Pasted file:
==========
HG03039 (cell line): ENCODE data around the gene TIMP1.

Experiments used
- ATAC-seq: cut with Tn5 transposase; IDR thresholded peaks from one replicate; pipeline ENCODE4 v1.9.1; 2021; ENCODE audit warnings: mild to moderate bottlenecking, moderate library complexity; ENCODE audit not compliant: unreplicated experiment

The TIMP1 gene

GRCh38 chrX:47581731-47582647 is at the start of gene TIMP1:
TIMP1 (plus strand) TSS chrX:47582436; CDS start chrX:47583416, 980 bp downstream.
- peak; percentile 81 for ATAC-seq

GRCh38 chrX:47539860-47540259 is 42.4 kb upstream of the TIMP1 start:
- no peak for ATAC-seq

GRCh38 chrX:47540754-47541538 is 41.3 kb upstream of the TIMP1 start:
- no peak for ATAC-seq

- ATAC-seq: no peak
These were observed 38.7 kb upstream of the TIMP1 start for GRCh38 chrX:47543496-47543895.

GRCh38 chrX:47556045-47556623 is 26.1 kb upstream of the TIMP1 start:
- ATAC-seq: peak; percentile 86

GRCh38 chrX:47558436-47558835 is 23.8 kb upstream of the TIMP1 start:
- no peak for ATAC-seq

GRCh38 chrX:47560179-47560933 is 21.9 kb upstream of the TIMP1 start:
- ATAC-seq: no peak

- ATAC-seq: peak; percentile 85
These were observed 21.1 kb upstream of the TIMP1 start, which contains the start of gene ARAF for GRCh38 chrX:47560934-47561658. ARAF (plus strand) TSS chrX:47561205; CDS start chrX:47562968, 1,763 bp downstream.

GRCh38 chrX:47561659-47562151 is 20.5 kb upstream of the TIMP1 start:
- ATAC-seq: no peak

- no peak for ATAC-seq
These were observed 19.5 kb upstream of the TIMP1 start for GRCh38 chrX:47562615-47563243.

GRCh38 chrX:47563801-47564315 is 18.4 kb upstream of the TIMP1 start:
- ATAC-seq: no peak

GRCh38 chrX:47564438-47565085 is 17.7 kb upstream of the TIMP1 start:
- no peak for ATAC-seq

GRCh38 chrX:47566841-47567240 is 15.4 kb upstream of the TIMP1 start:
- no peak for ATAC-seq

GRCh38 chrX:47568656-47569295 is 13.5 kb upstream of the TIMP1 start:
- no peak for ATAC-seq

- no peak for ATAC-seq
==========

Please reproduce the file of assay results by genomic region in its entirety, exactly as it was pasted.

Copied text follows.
HG03039 (cell line): ENCODE data around the gene TIMP1.

Experiments used
- ATAC-seq: cut with Tn5 transposase; IDR thresholded peaks from one replicate; pipeline ENCODE4 v1.9.1; 2021; ENCODE audit warnings: mild to moderate bottlenecking, moderate library complexity; ENCODE audit not compliant: unreplicated experiment

The TIMP1 gene

GRCh38 chrX:47581731-47582647 is at the start of gene TIMP1:
TIMP1 (plus strand) TSS chrX:47582436; CDS start chrX:47583416, 980 bp downstream.
- peak; percentile 81 for ATAC-seq

GRCh38 chrX:47539860-47540259 is 42.4 kb upstream of the TIMP1 start:
- no peak for ATAC-seq

GRCh38 chrX:47540754-47541538 is 41.3 kb upstream of the TIMP1 start:
- no peak for ATAC-seq

- ATAC-seq: no peak
These were observed 38.7 kb upstream of the TIMP1 start for GRCh38 chrX:47543496-47543895.

GRCh38 chrX:47556045-47556623 is 26.1 kb upstream of the TIMP1 start:
- ATAC-seq: peak; percentile 86

GRCh38 chrX:47558436-47558835 is 23.8 kb upstream of the TIMP1 start:
- no peak for ATAC-seq

GRCh38 chrX:47560179-47560933 is 21.9 kb upstream of the TIMP1 start:
- ATAC-seq: no peak

- ATAC-seq: peak; percentile 85
These were observed 21.1 kb upstream of the TIMP1 start, which contains the start of gene ARAF for GRCh38 chrX:47560934-47561658. ARAF (plus strand) TSS chrX:47561205; CDS start chrX:47562968, 1,763 bp downstream.

GRCh38 chrX:47561659-47562151 is 20.5 kb upstream of the TIMP1 start:
- ATAC-seq: no peak

- no peak for ATAC-seq
These were observed 19.5 kb upstream of the TIMP1 start for GRCh38 chrX:47562615-47563243.

GRCh38 chrX:47563801-47564315 is 18.4 kb upstream of the TIMP1 start:
- ATAC-seq: no peak

GRCh38 chrX:47564438-47565085 is 17.7 kb upstream of the TIMP1 start:
- no peak for ATAC-seq

GRCh38 chrX:47566841-47567240 is 15.4 kb upstream of the TIMP1 start:
- no peak for ATAC-seq

GRCh38 chrX:47568656-47569295 is 13.5 kb upstream of the TIMP1 start:
- no peak for ATAC-seq

- no peak for ATAC-seq